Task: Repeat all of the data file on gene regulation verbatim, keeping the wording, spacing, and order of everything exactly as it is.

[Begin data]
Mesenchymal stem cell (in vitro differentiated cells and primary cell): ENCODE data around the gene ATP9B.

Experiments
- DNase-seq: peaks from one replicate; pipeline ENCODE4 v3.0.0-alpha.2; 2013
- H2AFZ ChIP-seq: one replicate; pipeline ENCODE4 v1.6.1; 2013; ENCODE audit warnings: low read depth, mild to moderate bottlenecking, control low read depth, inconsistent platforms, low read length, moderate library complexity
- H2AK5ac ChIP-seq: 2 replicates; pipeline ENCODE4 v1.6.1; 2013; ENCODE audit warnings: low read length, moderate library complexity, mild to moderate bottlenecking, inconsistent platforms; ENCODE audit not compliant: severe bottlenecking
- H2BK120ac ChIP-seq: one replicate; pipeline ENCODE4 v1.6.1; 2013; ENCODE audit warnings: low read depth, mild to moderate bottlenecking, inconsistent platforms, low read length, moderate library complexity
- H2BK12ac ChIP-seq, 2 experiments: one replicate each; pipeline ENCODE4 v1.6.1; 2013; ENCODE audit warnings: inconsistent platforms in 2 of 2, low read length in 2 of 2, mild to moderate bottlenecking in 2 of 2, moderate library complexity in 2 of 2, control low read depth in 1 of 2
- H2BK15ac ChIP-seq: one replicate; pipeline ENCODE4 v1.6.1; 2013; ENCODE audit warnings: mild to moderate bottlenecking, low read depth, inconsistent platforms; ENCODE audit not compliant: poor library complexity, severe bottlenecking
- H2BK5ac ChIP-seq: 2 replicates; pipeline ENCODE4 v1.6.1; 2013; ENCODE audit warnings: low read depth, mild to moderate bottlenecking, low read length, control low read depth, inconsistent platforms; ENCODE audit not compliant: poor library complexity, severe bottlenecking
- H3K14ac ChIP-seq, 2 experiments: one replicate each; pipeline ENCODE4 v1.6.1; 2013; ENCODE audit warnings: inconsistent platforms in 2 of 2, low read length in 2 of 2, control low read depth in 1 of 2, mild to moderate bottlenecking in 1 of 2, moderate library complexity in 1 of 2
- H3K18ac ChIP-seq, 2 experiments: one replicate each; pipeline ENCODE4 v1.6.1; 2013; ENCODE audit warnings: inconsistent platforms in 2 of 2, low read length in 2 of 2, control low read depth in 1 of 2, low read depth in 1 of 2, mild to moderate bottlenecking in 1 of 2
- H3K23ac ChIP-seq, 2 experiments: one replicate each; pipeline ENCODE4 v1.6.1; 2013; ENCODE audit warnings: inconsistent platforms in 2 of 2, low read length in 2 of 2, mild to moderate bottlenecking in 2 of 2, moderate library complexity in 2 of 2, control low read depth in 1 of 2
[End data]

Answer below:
Mesenchymal stem cell (in vitro differentiated cells and primary cell): ENCODE data around the gene ATP9B.

Experiments
- DNase-seq: peaks from one replicate; pipeline ENCODE4 v3.0.0-alpha.2; 2013
- H2AFZ ChIP-seq: one replicate; pipeline ENCODE4 v1.6.1; 2013; ENCODE audit warnings: low read depth, mild to moderate bottlenecking, control low read depth, inconsistent platforms, low read length, moderate library complexity
- H2AK5ac ChIP-seq: 2 replicates; pipeline ENCODE4 v1.6.1; 2013; ENCODE audit warnings: low read length, moderate library complexity, mild to moderate bottlenecking, inconsistent platforms; ENCODE audit not compliant: severe bottlenecking
- H2BK120ac ChIP-seq: one replicate; pipeline ENCODE4 v1.6.1; 2013; ENCODE audit warnings: low read depth, mild to moderate bottlenecking, inconsistent platforms, low read length, moderate library complexity
- H2BK12ac ChIP-seq, 2 experiments: one replicate each; pipeline ENCODE4 v1.6.1; 2013; ENCODE audit warnings: inconsistent platforms in 2 of 2, low read length in 2 of 2, mild to moderate bottlenecking in 2 of 2, moderate library complexity in 2 of 2, control low read depth in 1 of 2
- H2BK15ac ChIP-seq: one replicate; pipeline ENCODE4 v1.6.1; 2013; ENCODE audit warnings: mild to moderate bottlenecking, low read depth, inconsistent platforms; ENCODE audit not compliant: poor library complexity, severe bottlenecking
- H2BK5ac ChIP-seq: 2 replicates; pipeline ENCODE4 v1.6.1; 2013; ENCODE audit warnings: low read depth, mild to moderate bottlenecking, low read length, control low read depth, inconsistent platforms; ENCODE audit not compliant: poor library complexity, severe bottlenecking
- H3K14ac ChIP-seq, 2 experiments: one replicate each; pipeline ENCODE4 v1.6.1; 2013; ENCODE audit warnings: inconsistent platforms in 2 of 2, low read length in 2 of 2, control low read depth in 1 of 2, mild to moderate bottlenecking in 1 of 2, moderate library complexity in 1 of 2
- H3K18ac ChIP-seq, 2 experiments: one replicate each; pipeline ENCODE4 v1.6.1; 2013; ENCODE audit warnings: inconsistent platforms in 2 of 2, low read length in 2 of 2, control low read depth in 1 of 2, low read depth in 1 of 2, mild to moderate bottlenecking in 1 of 2
- H3K23ac ChIP-seq, 2 experiments: one replicate each; pipeline ENCODE4 v1.6.1; 2013; ENCODE audit warnings: inconsistent platforms in 2 of 2, low read length in 2 of 2, mild to moderate bottlenecking in 2 of 2, moderate library complexity in 2 of 2, control low read depth in 1 of 2